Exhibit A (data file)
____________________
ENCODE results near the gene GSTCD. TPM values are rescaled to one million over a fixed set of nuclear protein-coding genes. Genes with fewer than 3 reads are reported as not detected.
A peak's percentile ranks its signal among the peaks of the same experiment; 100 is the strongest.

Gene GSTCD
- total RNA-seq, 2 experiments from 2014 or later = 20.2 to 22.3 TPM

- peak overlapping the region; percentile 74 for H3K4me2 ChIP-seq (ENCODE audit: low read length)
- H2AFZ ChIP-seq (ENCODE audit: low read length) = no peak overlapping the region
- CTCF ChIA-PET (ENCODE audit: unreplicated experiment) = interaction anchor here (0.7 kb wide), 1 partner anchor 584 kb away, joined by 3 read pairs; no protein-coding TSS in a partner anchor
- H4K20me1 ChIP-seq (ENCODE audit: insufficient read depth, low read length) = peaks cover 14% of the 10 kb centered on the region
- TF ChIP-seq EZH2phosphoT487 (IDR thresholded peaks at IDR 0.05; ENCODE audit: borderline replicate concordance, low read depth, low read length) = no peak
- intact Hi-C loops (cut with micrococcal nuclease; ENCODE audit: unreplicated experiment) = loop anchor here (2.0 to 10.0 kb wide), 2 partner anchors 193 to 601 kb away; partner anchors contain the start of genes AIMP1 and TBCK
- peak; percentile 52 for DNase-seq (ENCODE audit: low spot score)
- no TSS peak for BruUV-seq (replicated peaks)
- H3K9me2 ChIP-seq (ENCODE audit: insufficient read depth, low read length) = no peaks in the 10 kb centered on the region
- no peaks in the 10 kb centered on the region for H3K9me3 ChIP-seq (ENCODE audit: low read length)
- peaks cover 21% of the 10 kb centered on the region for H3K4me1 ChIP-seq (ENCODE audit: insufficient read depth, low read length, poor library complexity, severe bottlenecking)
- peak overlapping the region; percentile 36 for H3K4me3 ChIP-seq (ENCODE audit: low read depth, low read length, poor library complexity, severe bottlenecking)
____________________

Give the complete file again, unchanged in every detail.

ENCODE results near the gene GSTCD. TPM values are rescaled to one million over a fixed set of nuclear protein-coding genes. Genes with fewer than 3 reads are reported as not detected.
A peak's percentile ranks its signal among the peaks of the same experiment; 100 is the strongest.

Gene GSTCD
- total RNA-seq, 2 experiments from 2014 or later = 20.2 to 22.3 TPM

- peak overlapping the region; percentile 74 for H3K4me2 ChIP-seq (ENCODE audit: low read length)
- H2AFZ ChIP-seq (ENCODE audit: low read length) = no peak overlapping the region
- CTCF ChIA-PET (ENCODE audit: unreplicated experiment) = interaction anchor here (0.7 kb wide), 1 partner anchor 584 kb away, joined by 3 read pairs; no protein-coding TSS in a partner anchor
- H4K20me1 ChIP-seq (ENCODE audit: insufficient read depth, low read length) = peaks cover 14% of the 10 kb centered on the region
- TF ChIP-seq EZH2phosphoT487 (IDR thresholded peaks at IDR 0.05; ENCODE audit: borderline replicate concordance, low read depth, low read length) = no peak
- intact Hi-C loops (cut with micrococcal nuclease; ENCODE audit: unreplicated experiment) = loop anchor here (2.0 to 10.0 kb wide), 2 partner anchors 193 to 601 kb away; partner anchors contain the start of genes AIMP1 and TBCK
- peak; percentile 52 for DNase-seq (ENCODE audit: low spot score)
- no TSS peak for BruUV-seq (replicated peaks)
- H3K9me2 ChIP-seq (ENCODE audit: insufficient read depth, low read length) = no peaks in the 10 kb centered on the region
- no peaks in the 10 kb centered on the region for H3K9me3 ChIP-seq (ENCODE audit: low read length)
- peaks cover 21% of the 10 kb centered on the region for H3K4me1 ChIP-seq (ENCODE audit: insufficient read depth, low read length, poor library complexity, severe bottlenecking)
- peak overlapping the region; percentile 36 for H3K4me3 ChIP-seq (ENCODE audit: low read depth, low read length, poor library complexity, severe bottlenecking)